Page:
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Logo of kcjKorean Circulation Journal
Korean Circ J. 2010 November; 40(11): 573–580.
Published online 2010 November 30. doi:  10.4070/kcj.2010.40.11.573
PMCID: PMC3008828

Bone Mineral Density is an Independent Determinant of Left Ventricular Mass Index in the General Female Population


Background and Objectives

Left ventricular hypertrophy (LVH) is a well known cardiovascular prognostic predictor. Osteoporosis has been suggested to be associated with cardiovascular disease. According to studies of primary hyperparathyroidism, a pathophysiological association between calcium metabolism and LVH has been suggested but is not yet fully understood. This study was performed to investigate the association between bone mineral density (BMD) and left ventricular mass index (LVMI) in a general population.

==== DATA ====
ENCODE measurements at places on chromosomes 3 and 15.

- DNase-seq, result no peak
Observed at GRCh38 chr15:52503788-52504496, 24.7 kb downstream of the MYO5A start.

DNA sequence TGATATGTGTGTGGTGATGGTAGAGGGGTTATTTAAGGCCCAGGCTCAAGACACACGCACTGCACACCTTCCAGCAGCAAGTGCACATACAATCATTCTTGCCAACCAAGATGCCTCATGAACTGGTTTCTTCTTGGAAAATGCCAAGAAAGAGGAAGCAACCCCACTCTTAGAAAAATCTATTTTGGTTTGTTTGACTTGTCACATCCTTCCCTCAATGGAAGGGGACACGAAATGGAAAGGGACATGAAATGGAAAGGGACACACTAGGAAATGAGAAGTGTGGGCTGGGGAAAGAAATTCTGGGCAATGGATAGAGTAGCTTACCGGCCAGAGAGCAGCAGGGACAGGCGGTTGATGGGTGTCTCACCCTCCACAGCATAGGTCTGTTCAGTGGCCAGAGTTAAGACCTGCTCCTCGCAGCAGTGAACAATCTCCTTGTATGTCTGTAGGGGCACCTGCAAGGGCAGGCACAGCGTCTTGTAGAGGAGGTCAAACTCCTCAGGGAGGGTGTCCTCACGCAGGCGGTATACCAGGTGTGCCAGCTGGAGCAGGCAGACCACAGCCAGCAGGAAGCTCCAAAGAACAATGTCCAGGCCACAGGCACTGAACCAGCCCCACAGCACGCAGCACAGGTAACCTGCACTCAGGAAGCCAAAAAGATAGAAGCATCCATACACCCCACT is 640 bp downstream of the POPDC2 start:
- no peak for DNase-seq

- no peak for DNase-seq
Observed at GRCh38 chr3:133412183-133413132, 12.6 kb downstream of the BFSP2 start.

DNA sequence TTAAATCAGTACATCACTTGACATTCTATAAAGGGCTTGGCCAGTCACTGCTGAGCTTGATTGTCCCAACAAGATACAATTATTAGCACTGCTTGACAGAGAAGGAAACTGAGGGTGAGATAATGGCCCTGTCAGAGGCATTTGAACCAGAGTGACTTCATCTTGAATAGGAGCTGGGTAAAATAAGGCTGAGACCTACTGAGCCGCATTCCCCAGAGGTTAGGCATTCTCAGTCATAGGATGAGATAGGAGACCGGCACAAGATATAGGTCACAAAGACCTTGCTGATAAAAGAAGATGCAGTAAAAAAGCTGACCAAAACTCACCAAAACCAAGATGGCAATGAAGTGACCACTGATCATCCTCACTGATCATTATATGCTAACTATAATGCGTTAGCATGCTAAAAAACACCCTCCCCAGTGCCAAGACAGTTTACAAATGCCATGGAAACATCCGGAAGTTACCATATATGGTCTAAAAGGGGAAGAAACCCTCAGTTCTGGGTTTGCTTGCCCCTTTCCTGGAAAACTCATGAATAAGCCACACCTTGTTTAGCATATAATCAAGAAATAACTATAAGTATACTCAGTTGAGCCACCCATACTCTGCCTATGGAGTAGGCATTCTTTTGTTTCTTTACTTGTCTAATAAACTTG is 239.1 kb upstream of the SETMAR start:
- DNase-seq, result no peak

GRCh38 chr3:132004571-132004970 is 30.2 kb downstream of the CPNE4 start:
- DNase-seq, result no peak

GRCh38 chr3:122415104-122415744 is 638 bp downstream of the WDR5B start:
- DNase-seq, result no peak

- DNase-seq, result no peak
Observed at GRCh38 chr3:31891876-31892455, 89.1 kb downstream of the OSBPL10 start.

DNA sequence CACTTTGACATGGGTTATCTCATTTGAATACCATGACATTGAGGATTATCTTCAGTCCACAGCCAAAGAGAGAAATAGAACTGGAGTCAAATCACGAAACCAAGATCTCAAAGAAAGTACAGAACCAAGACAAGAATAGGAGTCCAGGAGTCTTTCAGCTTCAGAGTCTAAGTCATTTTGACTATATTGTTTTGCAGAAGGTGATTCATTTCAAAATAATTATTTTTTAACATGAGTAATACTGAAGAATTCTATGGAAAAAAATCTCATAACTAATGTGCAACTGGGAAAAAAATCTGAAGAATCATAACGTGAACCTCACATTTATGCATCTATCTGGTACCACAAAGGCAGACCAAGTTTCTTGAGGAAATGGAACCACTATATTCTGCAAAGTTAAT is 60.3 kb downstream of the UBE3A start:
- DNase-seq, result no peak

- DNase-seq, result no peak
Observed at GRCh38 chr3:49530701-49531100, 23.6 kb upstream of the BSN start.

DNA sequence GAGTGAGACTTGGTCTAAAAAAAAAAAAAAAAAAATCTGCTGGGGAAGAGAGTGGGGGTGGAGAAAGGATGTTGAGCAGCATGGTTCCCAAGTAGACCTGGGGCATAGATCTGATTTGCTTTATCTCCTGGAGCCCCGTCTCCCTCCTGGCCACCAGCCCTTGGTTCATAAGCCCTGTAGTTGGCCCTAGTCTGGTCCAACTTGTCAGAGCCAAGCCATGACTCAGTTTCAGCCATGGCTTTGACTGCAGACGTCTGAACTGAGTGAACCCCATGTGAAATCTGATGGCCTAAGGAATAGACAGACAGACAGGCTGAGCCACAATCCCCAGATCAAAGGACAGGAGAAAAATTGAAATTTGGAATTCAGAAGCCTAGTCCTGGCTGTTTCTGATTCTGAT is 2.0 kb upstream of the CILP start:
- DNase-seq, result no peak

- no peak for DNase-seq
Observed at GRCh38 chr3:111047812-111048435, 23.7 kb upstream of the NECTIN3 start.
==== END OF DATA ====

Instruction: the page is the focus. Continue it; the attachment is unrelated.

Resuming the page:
Subjects and Methods

Data from 460 subjects among 543 subjects sampled from a general population in a rural area in Korea were analyzed. BMD, echocardiography, brachial-ankle pulse wave velocity (baPWV), carotid intima-media thickness (IMT) measurement as well as the measurements of blood pressure, blood chemistry and metabolic parameters were analyzed. BMD was measured using the Sahara Clinical Bone Sonometer (Hologic Inc., Mass., USA).


Age of the subjects was 59.4±12.4 years. Males were 42.2% (n=194). In a simple correlation analysis on female subjects, age and waist circumference showed negative correlation, and body mass index (BMI) showed positive correlation with BMD. However, only age showed negative correlation with BMD in male subjects. After adjusting baPWV and carotid IMT, we found that BMD was an independent determinant of LVMI in female subjects (β=-13.703, p=0.016), but not in male subjects (β=-1.235, p=0.841).